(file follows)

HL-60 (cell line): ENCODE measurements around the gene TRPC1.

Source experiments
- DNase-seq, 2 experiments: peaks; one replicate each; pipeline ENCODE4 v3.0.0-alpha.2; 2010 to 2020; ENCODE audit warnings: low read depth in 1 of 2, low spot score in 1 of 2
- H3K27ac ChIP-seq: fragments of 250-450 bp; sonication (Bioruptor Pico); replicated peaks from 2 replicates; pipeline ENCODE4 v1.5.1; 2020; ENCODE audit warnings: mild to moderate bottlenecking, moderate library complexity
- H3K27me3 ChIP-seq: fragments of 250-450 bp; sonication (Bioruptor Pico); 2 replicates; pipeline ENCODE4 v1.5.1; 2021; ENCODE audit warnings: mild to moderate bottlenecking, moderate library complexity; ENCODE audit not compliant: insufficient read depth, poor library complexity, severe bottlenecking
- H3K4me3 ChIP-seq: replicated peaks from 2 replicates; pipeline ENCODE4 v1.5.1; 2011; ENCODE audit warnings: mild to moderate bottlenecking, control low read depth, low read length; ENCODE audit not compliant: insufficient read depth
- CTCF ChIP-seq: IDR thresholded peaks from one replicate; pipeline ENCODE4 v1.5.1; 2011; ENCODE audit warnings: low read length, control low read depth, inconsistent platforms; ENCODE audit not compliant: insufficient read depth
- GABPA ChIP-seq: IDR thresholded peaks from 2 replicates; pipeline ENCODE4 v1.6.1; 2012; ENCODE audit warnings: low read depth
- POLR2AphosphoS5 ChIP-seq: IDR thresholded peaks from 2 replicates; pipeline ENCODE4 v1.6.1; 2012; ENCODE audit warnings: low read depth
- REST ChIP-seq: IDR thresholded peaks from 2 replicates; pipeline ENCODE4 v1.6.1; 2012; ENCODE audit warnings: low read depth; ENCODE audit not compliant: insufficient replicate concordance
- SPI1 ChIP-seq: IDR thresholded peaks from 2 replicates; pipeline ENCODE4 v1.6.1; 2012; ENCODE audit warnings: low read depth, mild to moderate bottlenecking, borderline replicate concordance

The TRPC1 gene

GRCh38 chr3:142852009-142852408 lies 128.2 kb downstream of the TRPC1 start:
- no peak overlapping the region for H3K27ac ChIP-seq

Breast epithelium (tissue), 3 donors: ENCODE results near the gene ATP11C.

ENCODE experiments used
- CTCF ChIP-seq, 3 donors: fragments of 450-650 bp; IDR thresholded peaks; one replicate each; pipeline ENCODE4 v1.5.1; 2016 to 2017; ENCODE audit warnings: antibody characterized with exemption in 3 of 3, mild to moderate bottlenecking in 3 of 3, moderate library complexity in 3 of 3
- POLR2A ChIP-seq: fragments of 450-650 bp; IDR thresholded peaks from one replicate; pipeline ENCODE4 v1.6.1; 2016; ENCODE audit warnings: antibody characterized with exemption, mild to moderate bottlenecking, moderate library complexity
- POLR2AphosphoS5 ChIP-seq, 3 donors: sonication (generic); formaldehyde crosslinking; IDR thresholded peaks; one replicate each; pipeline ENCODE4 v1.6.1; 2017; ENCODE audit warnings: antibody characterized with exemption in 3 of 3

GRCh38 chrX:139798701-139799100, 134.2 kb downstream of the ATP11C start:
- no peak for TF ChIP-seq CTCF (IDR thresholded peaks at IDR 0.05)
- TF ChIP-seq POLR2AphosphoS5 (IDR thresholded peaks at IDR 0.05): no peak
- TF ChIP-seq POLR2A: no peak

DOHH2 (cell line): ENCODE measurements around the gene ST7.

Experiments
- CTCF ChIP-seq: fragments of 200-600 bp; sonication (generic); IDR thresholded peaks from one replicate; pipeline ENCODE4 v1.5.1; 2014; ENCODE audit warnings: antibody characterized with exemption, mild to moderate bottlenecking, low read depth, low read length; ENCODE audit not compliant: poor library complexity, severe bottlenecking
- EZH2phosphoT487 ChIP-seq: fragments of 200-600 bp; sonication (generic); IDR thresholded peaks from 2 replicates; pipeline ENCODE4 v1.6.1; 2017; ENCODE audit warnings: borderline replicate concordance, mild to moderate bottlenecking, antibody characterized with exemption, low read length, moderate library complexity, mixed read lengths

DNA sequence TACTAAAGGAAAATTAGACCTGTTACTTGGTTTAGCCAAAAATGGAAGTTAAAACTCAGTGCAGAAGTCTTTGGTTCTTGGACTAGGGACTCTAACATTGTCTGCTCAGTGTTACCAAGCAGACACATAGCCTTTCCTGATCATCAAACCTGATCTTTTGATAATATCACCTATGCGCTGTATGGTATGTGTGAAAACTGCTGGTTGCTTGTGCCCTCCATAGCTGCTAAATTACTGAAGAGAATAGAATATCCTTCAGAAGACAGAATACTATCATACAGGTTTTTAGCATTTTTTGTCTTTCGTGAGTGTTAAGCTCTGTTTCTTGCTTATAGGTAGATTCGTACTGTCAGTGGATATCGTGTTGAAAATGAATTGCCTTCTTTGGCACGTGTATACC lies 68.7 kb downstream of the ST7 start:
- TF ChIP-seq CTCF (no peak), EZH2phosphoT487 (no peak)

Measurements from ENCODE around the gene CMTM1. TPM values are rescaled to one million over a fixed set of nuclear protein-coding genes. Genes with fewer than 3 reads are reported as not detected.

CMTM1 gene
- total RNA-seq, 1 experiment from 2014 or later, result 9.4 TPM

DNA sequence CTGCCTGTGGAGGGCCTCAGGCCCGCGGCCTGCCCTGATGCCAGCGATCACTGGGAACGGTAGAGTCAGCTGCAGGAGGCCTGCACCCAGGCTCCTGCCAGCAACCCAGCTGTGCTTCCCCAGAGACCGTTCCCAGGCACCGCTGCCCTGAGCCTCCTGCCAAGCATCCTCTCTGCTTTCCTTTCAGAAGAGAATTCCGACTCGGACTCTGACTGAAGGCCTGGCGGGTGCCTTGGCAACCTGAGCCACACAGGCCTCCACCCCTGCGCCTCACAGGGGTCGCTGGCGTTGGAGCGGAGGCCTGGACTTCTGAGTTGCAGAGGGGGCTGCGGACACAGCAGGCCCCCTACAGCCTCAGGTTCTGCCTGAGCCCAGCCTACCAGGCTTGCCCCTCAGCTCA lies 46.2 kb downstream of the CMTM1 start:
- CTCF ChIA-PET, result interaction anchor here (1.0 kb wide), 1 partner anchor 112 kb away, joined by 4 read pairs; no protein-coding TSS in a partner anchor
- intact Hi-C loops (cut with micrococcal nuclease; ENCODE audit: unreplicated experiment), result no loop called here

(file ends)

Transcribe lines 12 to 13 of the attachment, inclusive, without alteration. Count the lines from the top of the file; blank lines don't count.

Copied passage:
The TRPC1 gene

GRCh38 chr3:142852009-142852408 lies 128.2 kb downstream of the TRPC1 start: